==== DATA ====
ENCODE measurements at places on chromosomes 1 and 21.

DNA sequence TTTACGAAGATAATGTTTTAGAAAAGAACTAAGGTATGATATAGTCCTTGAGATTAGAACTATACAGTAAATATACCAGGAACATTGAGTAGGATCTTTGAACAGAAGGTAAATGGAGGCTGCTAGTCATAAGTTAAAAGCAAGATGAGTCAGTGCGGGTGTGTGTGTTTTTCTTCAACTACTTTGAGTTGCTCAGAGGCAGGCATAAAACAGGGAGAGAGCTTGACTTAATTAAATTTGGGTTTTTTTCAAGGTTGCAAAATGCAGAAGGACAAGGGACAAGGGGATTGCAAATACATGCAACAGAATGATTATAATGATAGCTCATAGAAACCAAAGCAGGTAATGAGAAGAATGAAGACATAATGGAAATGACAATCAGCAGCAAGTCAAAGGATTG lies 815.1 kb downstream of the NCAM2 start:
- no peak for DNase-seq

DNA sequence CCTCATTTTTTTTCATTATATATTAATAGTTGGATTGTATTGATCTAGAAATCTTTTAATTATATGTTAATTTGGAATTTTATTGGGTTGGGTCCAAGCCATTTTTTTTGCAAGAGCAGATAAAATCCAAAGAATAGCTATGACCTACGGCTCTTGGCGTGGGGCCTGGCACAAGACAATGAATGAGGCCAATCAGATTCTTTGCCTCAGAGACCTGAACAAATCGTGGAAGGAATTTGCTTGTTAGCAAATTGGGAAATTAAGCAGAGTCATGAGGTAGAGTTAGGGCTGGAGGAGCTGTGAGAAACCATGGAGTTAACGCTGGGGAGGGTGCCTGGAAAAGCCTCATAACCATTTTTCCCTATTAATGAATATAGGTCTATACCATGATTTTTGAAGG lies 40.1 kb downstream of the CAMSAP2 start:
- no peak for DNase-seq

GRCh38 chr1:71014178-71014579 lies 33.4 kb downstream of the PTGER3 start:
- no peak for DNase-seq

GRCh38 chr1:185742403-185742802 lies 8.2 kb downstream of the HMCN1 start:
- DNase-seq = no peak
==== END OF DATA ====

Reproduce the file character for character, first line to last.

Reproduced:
ENCODE measurements at places on chromosomes 1 and 21.

DNA sequence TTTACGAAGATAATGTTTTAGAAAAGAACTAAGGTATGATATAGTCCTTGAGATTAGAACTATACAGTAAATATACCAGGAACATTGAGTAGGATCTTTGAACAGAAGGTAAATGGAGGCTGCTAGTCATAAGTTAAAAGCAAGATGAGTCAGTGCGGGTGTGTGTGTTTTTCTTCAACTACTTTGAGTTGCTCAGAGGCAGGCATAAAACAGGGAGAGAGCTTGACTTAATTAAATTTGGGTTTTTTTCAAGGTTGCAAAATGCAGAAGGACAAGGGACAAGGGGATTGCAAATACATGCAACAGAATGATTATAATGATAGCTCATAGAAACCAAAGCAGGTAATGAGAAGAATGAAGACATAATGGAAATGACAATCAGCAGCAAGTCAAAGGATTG lies 815.1 kb downstream of the NCAM2 start:
- no peak for DNase-seq

DNA sequence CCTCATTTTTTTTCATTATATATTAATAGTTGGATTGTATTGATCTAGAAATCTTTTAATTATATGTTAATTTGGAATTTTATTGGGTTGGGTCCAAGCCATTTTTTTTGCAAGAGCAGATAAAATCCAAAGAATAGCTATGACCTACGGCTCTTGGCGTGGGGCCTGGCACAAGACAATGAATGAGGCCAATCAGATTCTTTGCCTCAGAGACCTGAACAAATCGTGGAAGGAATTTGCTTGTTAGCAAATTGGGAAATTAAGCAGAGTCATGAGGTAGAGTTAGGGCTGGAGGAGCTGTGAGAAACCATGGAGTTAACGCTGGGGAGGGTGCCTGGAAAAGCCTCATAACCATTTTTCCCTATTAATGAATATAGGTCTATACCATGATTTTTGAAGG lies 40.1 kb downstream of the CAMSAP2 start:
- no peak for DNase-seq

GRCh38 chr1:71014178-71014579 lies 33.4 kb downstream of the PTGER3 start:
- no peak for DNase-seq

GRCh38 chr1:185742403-185742802 lies 8.2 kb downstream of the HMCN1 start:
- DNase-seq = no peak